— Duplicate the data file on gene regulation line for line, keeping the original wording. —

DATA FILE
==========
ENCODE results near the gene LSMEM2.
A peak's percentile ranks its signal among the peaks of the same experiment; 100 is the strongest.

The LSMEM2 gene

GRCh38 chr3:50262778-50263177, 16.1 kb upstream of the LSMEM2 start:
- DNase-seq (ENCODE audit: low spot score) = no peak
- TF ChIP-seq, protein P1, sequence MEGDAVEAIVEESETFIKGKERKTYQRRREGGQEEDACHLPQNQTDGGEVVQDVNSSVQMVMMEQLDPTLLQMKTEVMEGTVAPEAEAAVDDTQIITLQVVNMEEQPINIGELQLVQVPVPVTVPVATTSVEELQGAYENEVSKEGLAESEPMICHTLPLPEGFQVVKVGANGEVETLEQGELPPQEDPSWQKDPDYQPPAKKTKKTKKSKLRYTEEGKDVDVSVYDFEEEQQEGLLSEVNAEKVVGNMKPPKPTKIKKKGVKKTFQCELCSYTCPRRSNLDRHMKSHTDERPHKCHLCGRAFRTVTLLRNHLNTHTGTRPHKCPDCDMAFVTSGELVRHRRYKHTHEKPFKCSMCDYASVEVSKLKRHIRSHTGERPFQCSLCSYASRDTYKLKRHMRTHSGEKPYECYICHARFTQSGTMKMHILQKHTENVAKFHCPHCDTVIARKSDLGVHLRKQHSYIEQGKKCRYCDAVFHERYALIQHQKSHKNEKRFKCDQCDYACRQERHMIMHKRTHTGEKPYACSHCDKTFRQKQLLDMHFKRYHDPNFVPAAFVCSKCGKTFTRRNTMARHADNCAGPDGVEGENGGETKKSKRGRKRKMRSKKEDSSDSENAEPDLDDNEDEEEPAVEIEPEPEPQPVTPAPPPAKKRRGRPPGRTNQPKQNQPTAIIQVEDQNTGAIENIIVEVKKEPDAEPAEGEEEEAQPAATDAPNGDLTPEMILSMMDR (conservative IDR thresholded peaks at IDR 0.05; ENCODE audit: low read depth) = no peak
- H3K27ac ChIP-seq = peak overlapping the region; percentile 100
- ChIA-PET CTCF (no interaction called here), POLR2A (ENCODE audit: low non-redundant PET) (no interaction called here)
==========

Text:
ENCODE results near the gene LSMEM2.
A peak's percentile ranks its signal among the peaks of the same experiment; 100 is the strongest.

The LSMEM2 gene

GRCh38 chr3:50262778-50263177, 16.1 kb upstream of the LSMEM2 start:
- DNase-seq (ENCODE audit: low spot score) = no peak
- TF ChIP-seq, protein P1, sequence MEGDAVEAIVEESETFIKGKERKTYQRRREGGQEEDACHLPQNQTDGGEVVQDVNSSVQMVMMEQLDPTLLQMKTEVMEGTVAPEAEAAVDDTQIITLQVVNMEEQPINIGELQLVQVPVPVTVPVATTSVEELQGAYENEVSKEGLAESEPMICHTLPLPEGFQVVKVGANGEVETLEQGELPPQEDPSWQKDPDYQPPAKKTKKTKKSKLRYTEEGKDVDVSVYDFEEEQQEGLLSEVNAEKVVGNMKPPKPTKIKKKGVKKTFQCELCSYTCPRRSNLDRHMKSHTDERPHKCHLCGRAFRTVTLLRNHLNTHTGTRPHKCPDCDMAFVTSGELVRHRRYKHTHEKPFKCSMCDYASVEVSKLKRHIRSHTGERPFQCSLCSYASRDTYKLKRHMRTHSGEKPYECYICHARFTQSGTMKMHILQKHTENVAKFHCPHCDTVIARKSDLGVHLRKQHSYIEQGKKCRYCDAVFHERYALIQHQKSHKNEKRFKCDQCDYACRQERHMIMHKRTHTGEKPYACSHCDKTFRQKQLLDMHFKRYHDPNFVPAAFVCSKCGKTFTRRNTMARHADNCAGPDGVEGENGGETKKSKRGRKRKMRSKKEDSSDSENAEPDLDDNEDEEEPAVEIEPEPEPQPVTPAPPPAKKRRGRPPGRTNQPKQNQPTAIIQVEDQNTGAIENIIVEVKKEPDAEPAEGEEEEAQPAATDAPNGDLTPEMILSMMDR (conservative IDR thresholded peaks at IDR 0.05; ENCODE audit: low read depth) = no peak
- H3K27ac ChIP-seq = peak overlapping the region; percentile 100
- ChIA-PET CTCF (no interaction called here), POLR2A (ENCODE audit: low non-redundant PET) (no interaction called here)